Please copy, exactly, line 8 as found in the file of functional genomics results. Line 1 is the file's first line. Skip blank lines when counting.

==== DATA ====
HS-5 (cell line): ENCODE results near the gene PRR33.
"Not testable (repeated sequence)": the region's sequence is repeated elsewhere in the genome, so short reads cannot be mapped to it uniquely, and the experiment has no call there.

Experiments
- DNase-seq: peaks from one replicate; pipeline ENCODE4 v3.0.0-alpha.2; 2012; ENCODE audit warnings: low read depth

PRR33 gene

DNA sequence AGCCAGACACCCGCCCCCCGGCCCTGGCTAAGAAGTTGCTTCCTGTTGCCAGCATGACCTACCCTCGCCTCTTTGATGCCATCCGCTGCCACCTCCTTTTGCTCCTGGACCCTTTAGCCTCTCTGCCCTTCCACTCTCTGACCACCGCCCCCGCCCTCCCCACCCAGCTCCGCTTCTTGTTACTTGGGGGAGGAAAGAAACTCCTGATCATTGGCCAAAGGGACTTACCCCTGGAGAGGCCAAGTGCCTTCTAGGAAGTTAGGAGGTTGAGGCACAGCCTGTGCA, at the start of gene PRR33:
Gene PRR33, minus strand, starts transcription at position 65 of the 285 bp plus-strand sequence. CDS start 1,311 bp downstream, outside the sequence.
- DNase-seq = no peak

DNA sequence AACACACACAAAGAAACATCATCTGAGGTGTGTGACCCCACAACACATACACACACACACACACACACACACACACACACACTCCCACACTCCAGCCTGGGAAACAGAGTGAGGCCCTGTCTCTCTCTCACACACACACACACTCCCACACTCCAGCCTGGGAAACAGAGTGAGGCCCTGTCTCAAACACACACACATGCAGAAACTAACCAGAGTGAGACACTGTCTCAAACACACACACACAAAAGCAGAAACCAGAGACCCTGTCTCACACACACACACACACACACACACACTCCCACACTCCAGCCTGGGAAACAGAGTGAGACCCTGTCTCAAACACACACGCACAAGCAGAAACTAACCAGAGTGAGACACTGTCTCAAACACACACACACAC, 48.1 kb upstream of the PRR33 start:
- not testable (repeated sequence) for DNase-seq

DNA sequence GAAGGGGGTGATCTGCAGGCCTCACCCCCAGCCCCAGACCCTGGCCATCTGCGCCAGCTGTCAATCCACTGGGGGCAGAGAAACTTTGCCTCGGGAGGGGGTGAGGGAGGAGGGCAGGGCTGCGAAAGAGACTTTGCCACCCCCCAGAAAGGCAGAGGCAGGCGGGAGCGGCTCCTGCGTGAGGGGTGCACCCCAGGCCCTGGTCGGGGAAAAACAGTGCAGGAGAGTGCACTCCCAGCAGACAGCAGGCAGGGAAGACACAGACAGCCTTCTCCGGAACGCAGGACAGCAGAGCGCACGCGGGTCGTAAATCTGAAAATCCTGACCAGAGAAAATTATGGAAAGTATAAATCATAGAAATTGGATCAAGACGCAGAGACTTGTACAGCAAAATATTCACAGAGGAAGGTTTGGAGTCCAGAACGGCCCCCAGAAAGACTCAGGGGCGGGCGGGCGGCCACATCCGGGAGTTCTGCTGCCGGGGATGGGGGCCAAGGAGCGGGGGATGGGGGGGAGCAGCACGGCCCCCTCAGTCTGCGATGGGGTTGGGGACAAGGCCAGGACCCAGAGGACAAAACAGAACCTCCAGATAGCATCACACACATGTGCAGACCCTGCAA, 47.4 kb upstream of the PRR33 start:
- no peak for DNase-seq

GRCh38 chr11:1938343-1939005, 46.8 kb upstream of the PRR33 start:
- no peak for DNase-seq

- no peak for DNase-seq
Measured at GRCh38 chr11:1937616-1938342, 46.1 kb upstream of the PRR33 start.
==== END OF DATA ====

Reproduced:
- DNase-seq = no peak